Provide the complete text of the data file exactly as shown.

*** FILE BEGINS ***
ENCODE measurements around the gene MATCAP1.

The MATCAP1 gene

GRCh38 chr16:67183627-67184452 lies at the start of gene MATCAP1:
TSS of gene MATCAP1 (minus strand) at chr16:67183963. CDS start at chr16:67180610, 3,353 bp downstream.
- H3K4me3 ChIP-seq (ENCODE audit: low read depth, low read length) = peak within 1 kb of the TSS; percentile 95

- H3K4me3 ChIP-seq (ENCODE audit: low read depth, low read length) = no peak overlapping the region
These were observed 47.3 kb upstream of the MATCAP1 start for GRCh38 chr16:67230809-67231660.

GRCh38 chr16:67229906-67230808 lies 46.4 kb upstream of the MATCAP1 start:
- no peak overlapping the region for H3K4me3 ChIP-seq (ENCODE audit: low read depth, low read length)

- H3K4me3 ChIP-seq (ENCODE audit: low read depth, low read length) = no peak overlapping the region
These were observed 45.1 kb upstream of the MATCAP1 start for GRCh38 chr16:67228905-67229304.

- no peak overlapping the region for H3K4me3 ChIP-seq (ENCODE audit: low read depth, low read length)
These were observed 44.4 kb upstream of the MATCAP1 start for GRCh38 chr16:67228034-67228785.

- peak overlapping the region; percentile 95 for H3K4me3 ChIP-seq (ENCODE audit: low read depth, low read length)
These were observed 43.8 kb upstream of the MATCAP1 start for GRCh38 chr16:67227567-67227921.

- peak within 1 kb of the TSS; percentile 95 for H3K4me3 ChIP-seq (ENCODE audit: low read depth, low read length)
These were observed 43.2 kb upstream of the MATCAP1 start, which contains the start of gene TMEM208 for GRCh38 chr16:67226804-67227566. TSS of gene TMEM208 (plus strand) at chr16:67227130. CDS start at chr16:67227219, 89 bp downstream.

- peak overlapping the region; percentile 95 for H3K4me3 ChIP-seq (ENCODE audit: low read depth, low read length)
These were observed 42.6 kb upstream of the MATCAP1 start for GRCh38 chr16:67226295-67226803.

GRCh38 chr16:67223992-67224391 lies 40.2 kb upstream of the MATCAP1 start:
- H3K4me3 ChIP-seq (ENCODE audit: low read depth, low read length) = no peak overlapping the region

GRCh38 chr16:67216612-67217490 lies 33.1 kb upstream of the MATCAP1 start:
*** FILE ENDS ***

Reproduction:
ENCODE measurements around the gene MATCAP1.

The MATCAP1 gene

GRCh38 chr16:67183627-67184452 lies at the start of gene MATCAP1:
TSS of gene MATCAP1 (minus strand) at chr16:67183963. CDS start at chr16:67180610, 3,353 bp downstream.
- H3K4me3 ChIP-seq (ENCODE audit: low read depth, low read length) = peak within 1 kb of the TSS; percentile 95

- H3K4me3 ChIP-seq (ENCODE audit: low read depth, low read length) = no peak overlapping the region
These were observed 47.3 kb upstream of the MATCAP1 start for GRCh38 chr16:67230809-67231660.

GRCh38 chr16:67229906-67230808 lies 46.4 kb upstream of the MATCAP1 start:
- no peak overlapping the region for H3K4me3 ChIP-seq (ENCODE audit: low read depth, low read length)

- H3K4me3 ChIP-seq (ENCODE audit: low read depth, low read length) = no peak overlapping the region
These were observed 45.1 kb upstream of the MATCAP1 start for GRCh38 chr16:67228905-67229304.

- no peak overlapping the region for H3K4me3 ChIP-seq (ENCODE audit: low read depth, low read length)
These were observed 44.4 kb upstream of the MATCAP1 start for GRCh38 chr16:67228034-67228785.

- peak overlapping the region; percentile 95 for H3K4me3 ChIP-seq (ENCODE audit: low read depth, low read length)
These were observed 43.8 kb upstream of the MATCAP1 start for GRCh38 chr16:67227567-67227921.

- peak within 1 kb of the TSS; percentile 95 for H3K4me3 ChIP-seq (ENCODE audit: low read depth, low read length)
These were observed 43.2 kb upstream of the MATCAP1 start, which contains the start of gene TMEM208 for GRCh38 chr16:67226804-67227566. TSS of gene TMEM208 (plus strand) at chr16:67227130. CDS start at chr16:67227219, 89 bp downstream.

- peak overlapping the region; percentile 95 for H3K4me3 ChIP-seq (ENCODE audit: low read depth, low read length)
These were observed 42.6 kb upstream of the MATCAP1 start for GRCh38 chr16:67226295-67226803.

GRCh38 chr16:67223992-67224391 lies 40.2 kb upstream of the MATCAP1 start:
- H3K4me3 ChIP-seq (ENCODE audit: low read depth, low read length) = no peak overlapping the region

GRCh38 chr16:67216612-67217490 lies 33.1 kb upstream of the MATCAP1 start: